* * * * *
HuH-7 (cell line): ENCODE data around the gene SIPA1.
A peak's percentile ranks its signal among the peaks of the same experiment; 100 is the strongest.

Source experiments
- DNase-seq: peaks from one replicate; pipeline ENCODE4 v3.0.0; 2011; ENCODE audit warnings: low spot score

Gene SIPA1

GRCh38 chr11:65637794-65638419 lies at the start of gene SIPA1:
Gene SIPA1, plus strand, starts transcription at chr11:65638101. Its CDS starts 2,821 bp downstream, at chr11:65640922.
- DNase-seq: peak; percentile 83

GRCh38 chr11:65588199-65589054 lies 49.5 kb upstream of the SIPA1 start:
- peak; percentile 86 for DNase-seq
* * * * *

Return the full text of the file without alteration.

HuH-7 (cell line): ENCODE data around the gene SIPA1.
A peak's percentile ranks its signal among the peaks of the same experiment; 100 is the strongest.

Source experiments
- DNase-seq: peaks from one replicate; pipeline ENCODE4 v3.0.0; 2011; ENCODE audit warnings: low spot score

Gene SIPA1

GRCh38 chr11:65637794-65638419 lies at the start of gene SIPA1:
Gene SIPA1, plus strand, starts transcription at chr11:65638101. Its CDS starts 2,821 bp downstream, at chr11:65640922.
- DNase-seq: peak; percentile 83

GRCh38 chr11:65588199-65589054 lies 49.5 kb upstream of the SIPA1 start:
- peak; percentile 86 for DNase-seq